(In-loop deblocking was one major feature that set h.264 apart from earlier video codecs like DivX / Xvid (mpeg4 part2). Some decoders, like ffmpeg, have a fast-decode option to skip loop-filtering, producing error accumulation until the next I-frame but can speed up software decode some. The higher the bitrate, the less aggressive filtering the encoder would normally request, so it could still be watchable.)
Dedicated hardware decode would help, if even that was doable at the time transistor densities. But probably not, even if practical it might cost a significant fraction of the whole computer, especially with the amount of fast memory that would be needed for holding reference frames.
Modern video formats work by predicting the pixels of one frame from a nearby similar block in an earlier frame. (If it's very similar, maybe just code a motion vector, otherwise that + a residual to be added). They can ask the decoder to hang on to some number of previous pictures, like maybe 4 or so is a common number, and reference any of them with any macroblock. Taking advantage of redundancy between frames (temporal) is huge for quality per bitrate, instead of coding all the details of each frame from scratch, especially if it's a complex but static background, and especially at lower bitrate where you're prepared to accept some artifacting. But it requires more memory in the decoder. And requires motion-search in the encoder to find good candidates out of a huge number of possibilities. Encoding doesn't have to be real-time for this use-case, but more than a few days to encode a few minutes of video would be problematic.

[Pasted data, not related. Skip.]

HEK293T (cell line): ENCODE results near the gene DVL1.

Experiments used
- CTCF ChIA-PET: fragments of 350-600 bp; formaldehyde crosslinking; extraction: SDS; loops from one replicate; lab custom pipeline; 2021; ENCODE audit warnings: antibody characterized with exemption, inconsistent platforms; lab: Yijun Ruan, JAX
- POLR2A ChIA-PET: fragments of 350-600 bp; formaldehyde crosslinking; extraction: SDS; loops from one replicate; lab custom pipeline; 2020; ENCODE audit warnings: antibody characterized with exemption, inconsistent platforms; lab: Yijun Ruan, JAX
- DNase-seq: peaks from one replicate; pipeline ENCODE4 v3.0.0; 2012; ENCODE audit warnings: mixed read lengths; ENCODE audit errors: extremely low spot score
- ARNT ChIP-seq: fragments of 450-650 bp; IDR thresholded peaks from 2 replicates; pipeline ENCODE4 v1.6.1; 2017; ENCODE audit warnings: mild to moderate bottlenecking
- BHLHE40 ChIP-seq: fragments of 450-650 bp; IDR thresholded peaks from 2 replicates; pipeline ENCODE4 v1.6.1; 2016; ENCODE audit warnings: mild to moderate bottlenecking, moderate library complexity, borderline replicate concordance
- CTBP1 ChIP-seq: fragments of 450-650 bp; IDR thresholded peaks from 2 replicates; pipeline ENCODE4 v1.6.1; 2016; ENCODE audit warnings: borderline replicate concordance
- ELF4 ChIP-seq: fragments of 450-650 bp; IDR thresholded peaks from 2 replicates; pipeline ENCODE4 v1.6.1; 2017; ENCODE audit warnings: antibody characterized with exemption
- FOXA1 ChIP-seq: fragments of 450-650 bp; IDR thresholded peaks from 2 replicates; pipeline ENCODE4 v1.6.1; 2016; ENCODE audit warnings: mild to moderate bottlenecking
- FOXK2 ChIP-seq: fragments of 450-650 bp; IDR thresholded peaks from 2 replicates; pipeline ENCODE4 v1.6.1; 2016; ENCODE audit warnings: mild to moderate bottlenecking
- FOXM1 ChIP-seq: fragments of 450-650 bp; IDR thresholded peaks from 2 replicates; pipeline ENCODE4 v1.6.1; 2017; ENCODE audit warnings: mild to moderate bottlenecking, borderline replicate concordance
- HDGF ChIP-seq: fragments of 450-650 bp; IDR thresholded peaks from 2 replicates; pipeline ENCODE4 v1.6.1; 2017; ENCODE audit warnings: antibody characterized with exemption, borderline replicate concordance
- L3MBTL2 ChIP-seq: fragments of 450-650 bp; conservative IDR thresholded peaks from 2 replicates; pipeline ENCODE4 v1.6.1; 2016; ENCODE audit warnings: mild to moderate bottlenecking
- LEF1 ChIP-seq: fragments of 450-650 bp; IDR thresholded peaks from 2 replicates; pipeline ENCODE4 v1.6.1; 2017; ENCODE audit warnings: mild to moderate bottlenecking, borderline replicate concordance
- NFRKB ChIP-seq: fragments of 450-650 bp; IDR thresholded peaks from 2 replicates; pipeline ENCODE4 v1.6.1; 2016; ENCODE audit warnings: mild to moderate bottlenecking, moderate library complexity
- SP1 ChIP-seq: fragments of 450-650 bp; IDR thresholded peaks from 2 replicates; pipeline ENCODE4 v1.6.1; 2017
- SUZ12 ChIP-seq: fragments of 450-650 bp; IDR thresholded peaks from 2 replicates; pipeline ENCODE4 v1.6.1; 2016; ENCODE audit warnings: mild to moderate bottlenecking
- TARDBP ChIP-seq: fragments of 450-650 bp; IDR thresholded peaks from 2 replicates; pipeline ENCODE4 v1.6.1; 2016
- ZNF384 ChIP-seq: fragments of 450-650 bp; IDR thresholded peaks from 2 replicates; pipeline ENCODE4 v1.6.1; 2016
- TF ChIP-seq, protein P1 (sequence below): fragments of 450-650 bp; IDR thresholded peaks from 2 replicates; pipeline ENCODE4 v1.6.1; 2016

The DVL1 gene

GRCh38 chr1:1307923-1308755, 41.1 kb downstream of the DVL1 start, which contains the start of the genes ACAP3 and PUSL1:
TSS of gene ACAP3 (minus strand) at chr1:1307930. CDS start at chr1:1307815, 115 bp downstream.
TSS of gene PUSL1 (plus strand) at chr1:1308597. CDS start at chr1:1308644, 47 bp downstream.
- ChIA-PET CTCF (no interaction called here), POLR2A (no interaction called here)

Since other answers mentioned floppy disks being inadequate even for modern compression standards, I though it might be fun to see if that's true. According to an SO Q&A, a good floppy drive could read at maybe 100k to 250kbit/s, presumably talking about 1.44MB 3.5" high-density floppies that were the last mainstream format. So I aimed at the lower end of that bitrate.
With codecs like h.265, you can get down to very low bitrates and still have usable video, like 720x480p30 at 134kbit/s. It doesn't look great, but ok for some DVD extras for example. With audio, a minute of video fits in 1.5MiB. (And that's 64kbit AAC, not like 12k Opus.)